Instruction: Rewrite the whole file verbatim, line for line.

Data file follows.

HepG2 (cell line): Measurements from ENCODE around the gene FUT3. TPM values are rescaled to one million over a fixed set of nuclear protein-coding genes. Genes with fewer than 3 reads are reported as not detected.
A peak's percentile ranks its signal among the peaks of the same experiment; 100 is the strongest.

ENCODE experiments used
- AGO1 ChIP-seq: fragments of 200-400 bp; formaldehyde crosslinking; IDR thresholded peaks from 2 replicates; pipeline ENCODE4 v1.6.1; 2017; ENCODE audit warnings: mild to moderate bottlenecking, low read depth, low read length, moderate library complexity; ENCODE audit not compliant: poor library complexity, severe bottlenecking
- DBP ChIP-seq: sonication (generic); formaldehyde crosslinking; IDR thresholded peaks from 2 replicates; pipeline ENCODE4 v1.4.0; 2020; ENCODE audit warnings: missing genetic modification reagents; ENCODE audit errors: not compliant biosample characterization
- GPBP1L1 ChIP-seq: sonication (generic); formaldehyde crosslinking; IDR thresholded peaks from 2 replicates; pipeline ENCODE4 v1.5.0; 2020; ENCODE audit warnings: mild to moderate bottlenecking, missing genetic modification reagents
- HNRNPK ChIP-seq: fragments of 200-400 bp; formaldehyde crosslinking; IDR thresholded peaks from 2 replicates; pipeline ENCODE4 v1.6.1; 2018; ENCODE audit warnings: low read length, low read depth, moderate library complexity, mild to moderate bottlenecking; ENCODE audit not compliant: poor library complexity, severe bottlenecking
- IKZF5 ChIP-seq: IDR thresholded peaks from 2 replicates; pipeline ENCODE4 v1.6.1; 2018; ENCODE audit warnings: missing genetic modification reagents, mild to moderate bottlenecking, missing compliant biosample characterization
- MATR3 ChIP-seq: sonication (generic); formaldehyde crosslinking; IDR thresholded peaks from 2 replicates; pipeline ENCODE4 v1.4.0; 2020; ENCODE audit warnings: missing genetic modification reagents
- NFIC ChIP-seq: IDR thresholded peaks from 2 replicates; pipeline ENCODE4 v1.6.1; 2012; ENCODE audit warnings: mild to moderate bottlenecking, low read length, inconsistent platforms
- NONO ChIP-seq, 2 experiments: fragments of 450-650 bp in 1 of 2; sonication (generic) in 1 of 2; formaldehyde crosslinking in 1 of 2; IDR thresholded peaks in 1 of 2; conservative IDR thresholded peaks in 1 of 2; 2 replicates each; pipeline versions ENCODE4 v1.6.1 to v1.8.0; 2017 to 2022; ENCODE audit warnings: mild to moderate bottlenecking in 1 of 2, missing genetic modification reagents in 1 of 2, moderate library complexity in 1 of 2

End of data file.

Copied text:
HepG2 (cell line): Measurements from ENCODE around the gene FUT3. TPM values are rescaled to one million over a fixed set of nuclear protein-coding genes. Genes with fewer than 3 reads are reported as not detected.
A peak's percentile ranks its signal among the peaks of the same experiment; 100 is the strongest.

ENCODE experiments used
- AGO1 ChIP-seq: fragments of 200-400 bp; formaldehyde crosslinking; IDR thresholded peaks from 2 replicates; pipeline ENCODE4 v1.6.1; 2017; ENCODE audit warnings: mild to moderate bottlenecking, low read depth, low read length, moderate library complexity; ENCODE audit not compliant: poor library complexity, severe bottlenecking
- DBP ChIP-seq: sonication (generic); formaldehyde crosslinking; IDR thresholded peaks from 2 replicates; pipeline ENCODE4 v1.4.0; 2020; ENCODE audit warnings: missing genetic modification reagents; ENCODE audit errors: not compliant biosample characterization
- GPBP1L1 ChIP-seq: sonication (generic); formaldehyde crosslinking; IDR thresholded peaks from 2 replicates; pipeline ENCODE4 v1.5.0; 2020; ENCODE audit warnings: mild to moderate bottlenecking, missing genetic modification reagents
- HNRNPK ChIP-seq: fragments of 200-400 bp; formaldehyde crosslinking; IDR thresholded peaks from 2 replicates; pipeline ENCODE4 v1.6.1; 2018; ENCODE audit warnings: low read length, low read depth, moderate library complexity, mild to moderate bottlenecking; ENCODE audit not compliant: poor library complexity, severe bottlenecking
- IKZF5 ChIP-seq: IDR thresholded peaks from 2 replicates; pipeline ENCODE4 v1.6.1; 2018; ENCODE audit warnings: missing genetic modification reagents, mild to moderate bottlenecking, missing compliant biosample characterization
- MATR3 ChIP-seq: sonication (generic); formaldehyde crosslinking; IDR thresholded peaks from 2 replicates; pipeline ENCODE4 v1.4.0; 2020; ENCODE audit warnings: missing genetic modification reagents
- NFIC ChIP-seq: IDR thresholded peaks from 2 replicates; pipeline ENCODE4 v1.6.1; 2012; ENCODE audit warnings: mild to moderate bottlenecking, low read length, inconsistent platforms
- NONO ChIP-seq, 2 experiments: fragments of 450-650 bp in 1 of 2; sonication (generic) in 1 of 2; formaldehyde crosslinking in 1 of 2; IDR thresholded peaks in 1 of 2; conservative IDR thresholded peaks in 1 of 2; 2 replicates each; pipeline versions ENCODE4 v1.6.1 to v1.8.0; 2017 to 2022; ENCODE audit warnings: mild to moderate bottlenecking in 1 of 2, missing genetic modification reagents in 1 of 2, moderate library complexity in 1 of 2